The Battle for Iconium

The Battle For Iconium

Pastor Don Carpenter

The Gospel On Tour / Acts 14:1–7

 In his book Fuzzy Memories, Jack Handey writes: There used to be this bully who would demand my lunch money every day. Since I was smaller, I would give it to him. Then I decided to fight back. I started taking karate lessons. But then the karate lesson guy said I had to start paying him five dollars a lesson. So I just went back to paying the bully. Too many people feel it is easier just to pay the bully than it is to learn how to defeat him.

Unfortunately, this is also true when it come to spiritual warfare – we would rather give in to the devil than to fight him.

From a sermon by Mark Schaeufele, A Warrior Messiah, 10/28/2009

As we continue our series “The Gospel on Tour” we see once again that the life of a missionary involves a great deal of spiritual warfare. Paul and Barnabas did not simply preach and go soul winning. They were involved in a move/ countermove strategic battle with the Forces of Darkness.  Later The Apostle Paul states:

2 Corinthians 2:11 KJV

Lest Satan should get an advantage of us: for we are not ignorant of his devices.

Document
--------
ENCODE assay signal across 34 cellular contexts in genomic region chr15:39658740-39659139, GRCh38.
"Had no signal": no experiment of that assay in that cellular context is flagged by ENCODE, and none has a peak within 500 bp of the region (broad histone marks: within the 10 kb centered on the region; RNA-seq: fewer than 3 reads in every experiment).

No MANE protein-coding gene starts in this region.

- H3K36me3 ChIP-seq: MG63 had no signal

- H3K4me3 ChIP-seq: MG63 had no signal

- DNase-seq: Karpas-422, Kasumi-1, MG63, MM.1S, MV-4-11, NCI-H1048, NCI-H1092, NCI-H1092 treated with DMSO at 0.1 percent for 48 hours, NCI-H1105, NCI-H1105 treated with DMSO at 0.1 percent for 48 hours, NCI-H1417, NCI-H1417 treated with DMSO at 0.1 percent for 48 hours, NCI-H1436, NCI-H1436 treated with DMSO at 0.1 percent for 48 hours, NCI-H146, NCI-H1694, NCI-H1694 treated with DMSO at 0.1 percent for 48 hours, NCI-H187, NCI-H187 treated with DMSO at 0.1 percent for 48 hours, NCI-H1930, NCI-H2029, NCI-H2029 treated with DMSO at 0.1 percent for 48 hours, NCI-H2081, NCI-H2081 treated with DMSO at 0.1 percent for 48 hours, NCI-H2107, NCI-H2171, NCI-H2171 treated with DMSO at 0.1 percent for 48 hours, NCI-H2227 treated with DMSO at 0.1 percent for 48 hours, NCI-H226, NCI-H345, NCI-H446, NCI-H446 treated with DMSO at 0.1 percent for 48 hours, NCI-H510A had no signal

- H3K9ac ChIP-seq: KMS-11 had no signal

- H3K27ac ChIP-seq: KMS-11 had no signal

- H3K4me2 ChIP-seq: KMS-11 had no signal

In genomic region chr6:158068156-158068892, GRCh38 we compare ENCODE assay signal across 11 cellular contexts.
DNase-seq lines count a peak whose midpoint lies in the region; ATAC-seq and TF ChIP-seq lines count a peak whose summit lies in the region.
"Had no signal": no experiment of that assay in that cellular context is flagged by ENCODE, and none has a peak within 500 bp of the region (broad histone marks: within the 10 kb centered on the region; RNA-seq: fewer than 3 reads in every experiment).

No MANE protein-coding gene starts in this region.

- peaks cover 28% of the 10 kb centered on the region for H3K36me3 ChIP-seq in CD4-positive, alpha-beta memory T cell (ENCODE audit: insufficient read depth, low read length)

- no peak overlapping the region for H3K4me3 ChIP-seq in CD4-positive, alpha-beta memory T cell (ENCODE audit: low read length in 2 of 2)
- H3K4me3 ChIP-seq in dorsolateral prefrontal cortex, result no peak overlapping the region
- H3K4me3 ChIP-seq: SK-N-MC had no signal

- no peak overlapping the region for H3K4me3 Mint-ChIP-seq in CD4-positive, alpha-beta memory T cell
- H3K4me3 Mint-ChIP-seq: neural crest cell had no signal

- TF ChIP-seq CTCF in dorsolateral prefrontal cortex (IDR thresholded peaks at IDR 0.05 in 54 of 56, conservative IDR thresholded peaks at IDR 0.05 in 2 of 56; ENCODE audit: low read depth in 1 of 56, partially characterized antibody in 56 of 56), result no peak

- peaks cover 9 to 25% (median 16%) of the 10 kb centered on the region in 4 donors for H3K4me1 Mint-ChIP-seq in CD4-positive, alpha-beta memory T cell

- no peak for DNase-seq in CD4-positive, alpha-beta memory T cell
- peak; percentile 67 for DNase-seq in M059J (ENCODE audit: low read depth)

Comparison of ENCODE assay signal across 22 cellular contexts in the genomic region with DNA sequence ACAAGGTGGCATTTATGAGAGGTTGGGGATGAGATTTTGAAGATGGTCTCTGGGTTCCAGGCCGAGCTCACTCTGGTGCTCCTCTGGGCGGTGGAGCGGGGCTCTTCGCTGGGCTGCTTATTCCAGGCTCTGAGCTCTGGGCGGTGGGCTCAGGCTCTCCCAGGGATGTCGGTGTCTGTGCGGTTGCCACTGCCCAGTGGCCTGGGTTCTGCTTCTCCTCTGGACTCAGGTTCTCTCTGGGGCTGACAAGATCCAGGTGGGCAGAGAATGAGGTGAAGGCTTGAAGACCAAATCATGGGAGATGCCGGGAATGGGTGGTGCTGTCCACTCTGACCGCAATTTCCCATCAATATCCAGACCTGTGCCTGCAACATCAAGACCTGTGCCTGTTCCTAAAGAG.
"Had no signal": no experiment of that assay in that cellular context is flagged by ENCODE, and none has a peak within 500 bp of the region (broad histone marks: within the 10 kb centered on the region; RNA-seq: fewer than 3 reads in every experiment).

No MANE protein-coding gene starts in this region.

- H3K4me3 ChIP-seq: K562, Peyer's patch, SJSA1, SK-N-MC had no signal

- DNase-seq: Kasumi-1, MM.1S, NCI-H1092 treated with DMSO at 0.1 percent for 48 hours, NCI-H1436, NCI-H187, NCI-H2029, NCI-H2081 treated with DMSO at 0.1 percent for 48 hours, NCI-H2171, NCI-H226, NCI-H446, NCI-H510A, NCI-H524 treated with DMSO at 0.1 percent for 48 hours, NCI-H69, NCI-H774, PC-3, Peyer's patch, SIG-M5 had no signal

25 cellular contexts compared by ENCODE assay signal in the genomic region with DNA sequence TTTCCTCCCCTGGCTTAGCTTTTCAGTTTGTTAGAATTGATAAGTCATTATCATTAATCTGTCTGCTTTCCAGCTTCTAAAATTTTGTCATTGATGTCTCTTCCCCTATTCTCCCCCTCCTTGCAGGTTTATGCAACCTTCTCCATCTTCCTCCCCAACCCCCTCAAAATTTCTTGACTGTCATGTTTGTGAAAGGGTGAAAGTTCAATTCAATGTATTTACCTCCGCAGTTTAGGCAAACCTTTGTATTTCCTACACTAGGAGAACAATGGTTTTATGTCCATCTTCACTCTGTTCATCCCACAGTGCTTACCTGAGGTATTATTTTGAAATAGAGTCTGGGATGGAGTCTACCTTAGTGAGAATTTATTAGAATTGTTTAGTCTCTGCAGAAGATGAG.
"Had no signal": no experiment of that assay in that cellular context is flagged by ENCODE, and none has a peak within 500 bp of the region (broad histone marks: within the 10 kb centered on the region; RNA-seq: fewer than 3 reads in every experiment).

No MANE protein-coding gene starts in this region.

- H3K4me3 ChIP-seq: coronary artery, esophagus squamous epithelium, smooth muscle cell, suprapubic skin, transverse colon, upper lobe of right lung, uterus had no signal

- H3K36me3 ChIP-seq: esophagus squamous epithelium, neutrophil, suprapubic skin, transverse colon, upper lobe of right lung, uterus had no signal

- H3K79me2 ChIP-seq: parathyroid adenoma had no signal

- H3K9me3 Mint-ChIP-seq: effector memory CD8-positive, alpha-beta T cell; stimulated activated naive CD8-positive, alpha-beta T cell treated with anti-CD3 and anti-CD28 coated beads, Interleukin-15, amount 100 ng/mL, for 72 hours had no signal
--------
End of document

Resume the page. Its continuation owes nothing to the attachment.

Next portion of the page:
Tonight let us learn from these first missionaries that sometimes we need to level up rather than giving up when doing the work of the ministry. Let us learn from their tenacity in their Battle for Iconium.

ICONIUM (???????, Ikonion). One of the four major cities the Apostle Paul visited during his first missionary journey. A prominent Christian city in Asia Minor for several centuries. The city dates to the third millennium bc, making it one of the oldest continuously occupied cities in the world. The ancient city of Iconium, known today as Konya, was located in central Anatolia (modern-day Turkey) about 90 miles southeast of Pisidian Antioch. Elder notes that there are no archaeological remains of the ancient site: “Little if anything of the city Paul saw has remained. The old city was repeatedly destroyed and rebuilt” (Elder, Archeology and the Bible, 155).

Missions Level 1: Meet Where The Crowd Is

Acts 14:1 KJV

And it came to pass in Iconium, that they went both together into the synagogue of the Jews, and so spake, that a great multitude both of the Jews and also of the Greeks believed.

Although Iconium was a wealthy and prosperous town, it was hardly the size of a city like Ephesus or Smyrna. Whereas urban culture in the empire tended to be uniformly Greco-Roman, rural society preserved local language and customs, and a town like Iconium would have its share of both. Traveling teachers would undoubtedly have drawn more attention in a town like Iconium than in larger cities. Because the native language of Iconium was Phrygian, Paul and Barnabas may address mainly the Greek-speaking upper social strata, or they may speak through interpreters (cf. 14:11, 14); but it is more likely that most of the crowd understands Greek, even if it is not their first language.1

1 Craig S. Keener, The IVP Bible Background Commentary: New Testament (Downers Grove, IL: InterVarsity Press, 1993), Ac 14:1–4.